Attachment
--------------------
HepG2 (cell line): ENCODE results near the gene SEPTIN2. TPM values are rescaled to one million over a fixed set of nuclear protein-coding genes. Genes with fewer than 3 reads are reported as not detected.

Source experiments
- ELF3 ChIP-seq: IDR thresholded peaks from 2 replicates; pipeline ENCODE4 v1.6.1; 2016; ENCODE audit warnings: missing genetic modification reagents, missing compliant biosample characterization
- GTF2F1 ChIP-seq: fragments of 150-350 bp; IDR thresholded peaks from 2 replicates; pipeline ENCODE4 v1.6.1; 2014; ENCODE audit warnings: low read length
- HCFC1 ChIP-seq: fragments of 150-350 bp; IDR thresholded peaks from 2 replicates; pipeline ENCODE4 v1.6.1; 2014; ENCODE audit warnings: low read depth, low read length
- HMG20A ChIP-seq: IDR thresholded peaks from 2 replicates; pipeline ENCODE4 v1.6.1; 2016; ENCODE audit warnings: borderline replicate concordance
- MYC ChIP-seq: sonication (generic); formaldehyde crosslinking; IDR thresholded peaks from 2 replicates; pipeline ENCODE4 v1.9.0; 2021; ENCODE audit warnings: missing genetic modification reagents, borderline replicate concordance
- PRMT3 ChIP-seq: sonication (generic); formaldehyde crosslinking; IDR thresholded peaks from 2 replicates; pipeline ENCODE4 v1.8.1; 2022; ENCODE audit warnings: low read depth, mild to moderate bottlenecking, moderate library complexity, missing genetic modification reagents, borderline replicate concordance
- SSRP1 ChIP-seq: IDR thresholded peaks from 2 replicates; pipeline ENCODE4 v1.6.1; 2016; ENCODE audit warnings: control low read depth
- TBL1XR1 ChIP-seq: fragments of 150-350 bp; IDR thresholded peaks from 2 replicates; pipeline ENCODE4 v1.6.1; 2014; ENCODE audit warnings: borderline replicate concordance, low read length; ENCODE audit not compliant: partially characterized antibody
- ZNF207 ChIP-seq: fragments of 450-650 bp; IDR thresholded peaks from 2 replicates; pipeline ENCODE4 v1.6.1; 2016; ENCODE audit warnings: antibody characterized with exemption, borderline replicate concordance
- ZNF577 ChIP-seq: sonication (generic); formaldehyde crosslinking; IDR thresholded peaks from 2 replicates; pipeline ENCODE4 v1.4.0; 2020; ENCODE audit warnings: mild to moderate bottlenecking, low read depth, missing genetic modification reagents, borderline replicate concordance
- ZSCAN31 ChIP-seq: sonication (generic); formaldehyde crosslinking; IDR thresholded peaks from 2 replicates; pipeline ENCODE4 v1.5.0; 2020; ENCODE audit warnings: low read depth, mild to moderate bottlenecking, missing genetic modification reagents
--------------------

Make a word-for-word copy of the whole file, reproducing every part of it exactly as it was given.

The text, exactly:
HepG2 (cell line): ENCODE results near the gene SEPTIN2. TPM values are rescaled to one million over a fixed set of nuclear protein-coding genes. Genes with fewer than 3 reads are reported as not detected.

Source experiments
- ELF3 ChIP-seq: IDR thresholded peaks from 2 replicates; pipeline ENCODE4 v1.6.1; 2016; ENCODE audit warnings: missing genetic modification reagents, missing compliant biosample characterization
- GTF2F1 ChIP-seq: fragments of 150-350 bp; IDR thresholded peaks from 2 replicates; pipeline ENCODE4 v1.6.1; 2014; ENCODE audit warnings: low read length
- HCFC1 ChIP-seq: fragments of 150-350 bp; IDR thresholded peaks from 2 replicates; pipeline ENCODE4 v1.6.1; 2014; ENCODE audit warnings: low read depth, low read length
- HMG20A ChIP-seq: IDR thresholded peaks from 2 replicates; pipeline ENCODE4 v1.6.1; 2016; ENCODE audit warnings: borderline replicate concordance
- MYC ChIP-seq: sonication (generic); formaldehyde crosslinking; IDR thresholded peaks from 2 replicates; pipeline ENCODE4 v1.9.0; 2021; ENCODE audit warnings: missing genetic modification reagents, borderline replicate concordance
- PRMT3 ChIP-seq: sonication (generic); formaldehyde crosslinking; IDR thresholded peaks from 2 replicates; pipeline ENCODE4 v1.8.1; 2022; ENCODE audit warnings: low read depth, mild to moderate bottlenecking, moderate library complexity, missing genetic modification reagents, borderline replicate concordance
- SSRP1 ChIP-seq: IDR thresholded peaks from 2 replicates; pipeline ENCODE4 v1.6.1; 2016; ENCODE audit warnings: control low read depth
- TBL1XR1 ChIP-seq: fragments of 150-350 bp; IDR thresholded peaks from 2 replicates; pipeline ENCODE4 v1.6.1; 2014; ENCODE audit warnings: borderline replicate concordance, low read length; ENCODE audit not compliant: partially characterized antibody
- ZNF207 ChIP-seq: fragments of 450-650 bp; IDR thresholded peaks from 2 replicates; pipeline ENCODE4 v1.6.1; 2016; ENCODE audit warnings: antibody characterized with exemption, borderline replicate concordance
- ZNF577 ChIP-seq: sonication (generic); formaldehyde crosslinking; IDR thresholded peaks from 2 replicates; pipeline ENCODE4 v1.4.0; 2020; ENCODE audit warnings: mild to moderate bottlenecking, low read depth, missing genetic modification reagents, borderline replicate concordance
- ZSCAN31 ChIP-seq: sonication (generic); formaldehyde crosslinking; IDR thresholded peaks from 2 replicates; pipeline ENCODE4 v1.5.0; 2020; ENCODE audit warnings: low read depth, mild to moderate bottlenecking, missing genetic modification reagents